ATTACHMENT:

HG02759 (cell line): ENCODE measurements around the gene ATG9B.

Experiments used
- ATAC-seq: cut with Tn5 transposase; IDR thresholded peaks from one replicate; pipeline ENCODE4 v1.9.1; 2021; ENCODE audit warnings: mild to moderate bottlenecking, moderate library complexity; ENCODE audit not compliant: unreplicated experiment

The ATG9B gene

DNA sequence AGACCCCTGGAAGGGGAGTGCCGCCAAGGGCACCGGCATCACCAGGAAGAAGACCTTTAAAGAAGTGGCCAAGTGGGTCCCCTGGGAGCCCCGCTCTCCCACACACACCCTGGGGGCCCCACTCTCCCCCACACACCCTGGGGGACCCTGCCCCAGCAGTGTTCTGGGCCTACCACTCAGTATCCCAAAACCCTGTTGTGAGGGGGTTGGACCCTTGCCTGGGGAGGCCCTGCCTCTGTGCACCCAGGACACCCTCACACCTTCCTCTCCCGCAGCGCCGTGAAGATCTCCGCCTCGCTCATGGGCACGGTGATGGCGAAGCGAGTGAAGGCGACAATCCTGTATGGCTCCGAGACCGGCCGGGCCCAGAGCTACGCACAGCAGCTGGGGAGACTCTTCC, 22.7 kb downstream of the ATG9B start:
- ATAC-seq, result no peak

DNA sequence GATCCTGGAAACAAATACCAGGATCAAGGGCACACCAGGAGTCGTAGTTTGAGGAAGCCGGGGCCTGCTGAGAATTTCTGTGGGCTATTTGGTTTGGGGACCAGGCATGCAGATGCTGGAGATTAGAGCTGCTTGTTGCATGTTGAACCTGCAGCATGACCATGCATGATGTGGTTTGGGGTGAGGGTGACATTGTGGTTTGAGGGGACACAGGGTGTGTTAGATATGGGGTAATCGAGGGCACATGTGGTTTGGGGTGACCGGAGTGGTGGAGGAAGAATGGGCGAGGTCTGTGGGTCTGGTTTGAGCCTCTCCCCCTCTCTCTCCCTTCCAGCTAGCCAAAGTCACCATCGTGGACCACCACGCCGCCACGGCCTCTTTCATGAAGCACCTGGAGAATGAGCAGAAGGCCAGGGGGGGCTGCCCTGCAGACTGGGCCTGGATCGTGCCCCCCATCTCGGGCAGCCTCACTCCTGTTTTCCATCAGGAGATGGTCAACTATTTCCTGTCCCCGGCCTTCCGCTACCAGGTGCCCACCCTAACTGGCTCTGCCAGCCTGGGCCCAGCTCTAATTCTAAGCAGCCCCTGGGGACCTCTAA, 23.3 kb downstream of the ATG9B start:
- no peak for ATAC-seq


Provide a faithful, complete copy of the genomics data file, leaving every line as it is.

HG02759 (cell line): ENCODE measurements around the gene ATG9B.

Experiments used
- ATAC-seq: cut with Tn5 transposase; IDR thresholded peaks from one replicate; pipeline ENCODE4 v1.9.1; 2021; ENCODE audit warnings: mild to moderate bottlenecking, moderate library complexity; ENCODE audit not compliant: unreplicated experiment

The ATG9B gene

DNA sequence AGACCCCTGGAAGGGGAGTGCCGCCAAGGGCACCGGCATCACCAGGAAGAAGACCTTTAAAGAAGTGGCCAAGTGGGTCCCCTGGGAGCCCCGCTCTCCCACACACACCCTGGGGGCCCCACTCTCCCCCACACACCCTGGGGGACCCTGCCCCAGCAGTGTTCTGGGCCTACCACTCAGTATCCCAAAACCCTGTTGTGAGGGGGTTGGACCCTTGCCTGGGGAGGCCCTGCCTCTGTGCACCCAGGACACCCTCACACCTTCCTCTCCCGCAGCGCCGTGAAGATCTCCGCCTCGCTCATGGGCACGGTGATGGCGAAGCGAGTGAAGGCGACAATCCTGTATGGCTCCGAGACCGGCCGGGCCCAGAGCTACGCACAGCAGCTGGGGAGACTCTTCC, 22.7 kb downstream of the ATG9B start:
- ATAC-seq, result no peak

DNA sequence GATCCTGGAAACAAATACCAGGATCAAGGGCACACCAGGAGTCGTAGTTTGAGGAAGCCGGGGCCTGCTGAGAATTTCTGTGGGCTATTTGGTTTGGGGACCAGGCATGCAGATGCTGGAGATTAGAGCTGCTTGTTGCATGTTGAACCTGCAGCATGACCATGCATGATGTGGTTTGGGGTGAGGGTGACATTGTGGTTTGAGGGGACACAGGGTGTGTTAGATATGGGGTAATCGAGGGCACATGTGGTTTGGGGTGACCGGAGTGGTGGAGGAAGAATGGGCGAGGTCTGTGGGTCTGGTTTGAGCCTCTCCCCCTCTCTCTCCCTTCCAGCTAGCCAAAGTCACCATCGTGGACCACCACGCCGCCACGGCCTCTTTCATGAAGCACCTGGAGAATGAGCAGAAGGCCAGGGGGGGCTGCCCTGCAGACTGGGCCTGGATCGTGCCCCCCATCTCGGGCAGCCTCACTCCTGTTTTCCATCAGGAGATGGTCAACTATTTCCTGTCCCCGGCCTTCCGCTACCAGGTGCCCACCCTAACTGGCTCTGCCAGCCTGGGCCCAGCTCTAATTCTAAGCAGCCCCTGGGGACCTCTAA, 23.3 kb downstream of the ATG9B start:
- no peak for ATAC-seq